But why “Camaro”? Apparently, Chevrolet executive Pete Estes made the final call on the name, believing that it should be cohesive with the rest of the line. “Camaro” is a made-up word and has no meaning behind it; it was literally named to conform with the “C” series models. His marketing team decided to elaborate on the meaning behind the name, defining the car and name two-fold as a “small, vicious animal that eats Mustangs.” They weren’t kidding. According to FoxSports, Chevrolet has won more NASCAR championship titles than Ford by 39:15, as of the most recent championship results from 2015. To date, Chevrolet is still the leader in the number of NASCAR wins with 775 in total; Ford comes in second with 657 wins.

The competition between Ford and Chevrolet was at its height in the 1960s and 1970s. The Ford Mustang was announced in 1963 and, in its first two years, sold over 700,000 units. Chevy raced to respond with a pony car of its own. After 36 months of production under wraps, the model was officially announced to the press on June 28, 1966, in the world ’s first mass teleconference. Chevrolet’s executives had no idea they were making history, but out of necessity, creative solutions are found—and they certainly made technological bounds.

Many changes to the final prototypes were made just before the announcement. One of the first versions of the Camaro looked like a station wagon, with a front and back seat, contrary to the two-seater we are all familiar with. There were eight different engine types to outfit this model with and six different body types or frames. Talk about options!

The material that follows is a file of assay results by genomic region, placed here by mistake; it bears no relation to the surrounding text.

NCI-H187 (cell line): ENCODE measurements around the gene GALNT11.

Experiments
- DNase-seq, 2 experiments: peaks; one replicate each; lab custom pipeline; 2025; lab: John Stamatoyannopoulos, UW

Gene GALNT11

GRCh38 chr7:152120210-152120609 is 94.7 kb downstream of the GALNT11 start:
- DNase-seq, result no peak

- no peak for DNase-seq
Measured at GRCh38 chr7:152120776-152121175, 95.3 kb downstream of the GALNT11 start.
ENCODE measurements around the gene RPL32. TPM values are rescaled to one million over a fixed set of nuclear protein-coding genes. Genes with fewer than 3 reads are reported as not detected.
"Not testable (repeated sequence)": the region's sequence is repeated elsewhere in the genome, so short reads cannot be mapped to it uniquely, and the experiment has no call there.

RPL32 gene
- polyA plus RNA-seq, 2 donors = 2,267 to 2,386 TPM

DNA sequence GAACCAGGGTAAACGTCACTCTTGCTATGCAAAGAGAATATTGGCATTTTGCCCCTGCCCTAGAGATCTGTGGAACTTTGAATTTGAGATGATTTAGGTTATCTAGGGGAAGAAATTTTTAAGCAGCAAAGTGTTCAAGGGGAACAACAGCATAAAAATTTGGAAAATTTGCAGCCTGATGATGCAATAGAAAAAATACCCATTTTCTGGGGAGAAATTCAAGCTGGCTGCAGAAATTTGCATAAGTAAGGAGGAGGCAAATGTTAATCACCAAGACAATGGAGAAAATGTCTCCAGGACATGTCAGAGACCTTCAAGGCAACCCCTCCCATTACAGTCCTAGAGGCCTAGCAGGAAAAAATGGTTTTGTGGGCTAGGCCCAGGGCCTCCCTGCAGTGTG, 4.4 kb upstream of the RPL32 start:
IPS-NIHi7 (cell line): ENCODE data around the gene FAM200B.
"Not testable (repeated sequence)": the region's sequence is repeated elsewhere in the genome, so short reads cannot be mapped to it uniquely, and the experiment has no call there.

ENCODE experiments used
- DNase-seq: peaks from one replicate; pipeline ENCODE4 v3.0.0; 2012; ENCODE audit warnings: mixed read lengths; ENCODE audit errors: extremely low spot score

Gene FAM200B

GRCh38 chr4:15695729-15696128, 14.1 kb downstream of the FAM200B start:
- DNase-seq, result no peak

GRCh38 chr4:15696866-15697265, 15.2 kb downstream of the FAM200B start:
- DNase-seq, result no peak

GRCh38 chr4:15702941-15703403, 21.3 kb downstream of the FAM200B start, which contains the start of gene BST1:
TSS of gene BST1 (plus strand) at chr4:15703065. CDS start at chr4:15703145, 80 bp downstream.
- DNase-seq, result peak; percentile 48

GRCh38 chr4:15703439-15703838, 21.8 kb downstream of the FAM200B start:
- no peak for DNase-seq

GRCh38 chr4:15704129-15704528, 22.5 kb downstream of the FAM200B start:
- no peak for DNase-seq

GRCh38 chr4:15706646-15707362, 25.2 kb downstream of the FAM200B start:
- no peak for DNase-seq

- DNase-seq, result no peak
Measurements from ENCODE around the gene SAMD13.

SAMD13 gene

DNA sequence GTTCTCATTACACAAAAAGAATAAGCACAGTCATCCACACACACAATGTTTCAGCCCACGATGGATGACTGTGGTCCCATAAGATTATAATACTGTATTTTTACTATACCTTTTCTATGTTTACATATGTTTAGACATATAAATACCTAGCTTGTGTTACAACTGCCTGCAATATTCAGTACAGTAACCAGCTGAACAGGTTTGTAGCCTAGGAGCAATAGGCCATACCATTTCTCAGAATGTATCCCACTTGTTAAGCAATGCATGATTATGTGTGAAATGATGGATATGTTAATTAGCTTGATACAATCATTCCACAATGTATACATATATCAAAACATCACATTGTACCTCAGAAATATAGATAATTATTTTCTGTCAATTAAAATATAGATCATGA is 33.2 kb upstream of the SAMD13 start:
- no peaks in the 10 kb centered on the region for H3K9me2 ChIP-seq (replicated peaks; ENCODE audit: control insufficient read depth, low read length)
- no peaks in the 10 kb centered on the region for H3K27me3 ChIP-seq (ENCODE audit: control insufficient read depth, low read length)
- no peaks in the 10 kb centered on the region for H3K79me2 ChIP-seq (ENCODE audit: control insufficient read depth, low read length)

The Z/28 engine, in particular, was what made this vehicle a muscle car. It had to be ordered under the “Z/28 Special Performance Package.” It came with a 302 CID V8 engine and was specifically designed to be a legal street-racing car. That same engine has been used in NASCAR and the Indianapolis 500, which the Chevy Camaro has placed in nine times. Chevrolet sold over 400,000 units in the Camaro’s first two years.

The first Camaro itself, the 100001, was actually just a prototype—and it still exists. The Camaro 100001 was refurbished by a father-and-son team here in the United States, and the refurbished model was put on display for the first time in 2016 at the Woodward Dream Cruise in Detroit. The Historical Vehicle Association inducted the Camaro to its registry in its 50th year, according to standards set by the Secretary of the Interior’s Standards for Heritage Documentation and the Historic American Engineering Record (HAER). The car is now located at the Library of Congress permanently.

To this day, Hagerty rates the Camaro is third most popular collector’s vehicle, following the Corvette and Ford Mustang, which take first and second place respectively. The value of the Camaro remains at 50, which is quite a feat considering it is a 52-year-old model. This score means that the Camaro is keeping up with overall performance relative to the classic car market. With an industry-changing history like the Camaro’s, you know that you’re investing in lasting quality. Browse the Chevy website for new models or check out our certified pre-owned vehicles for an older model.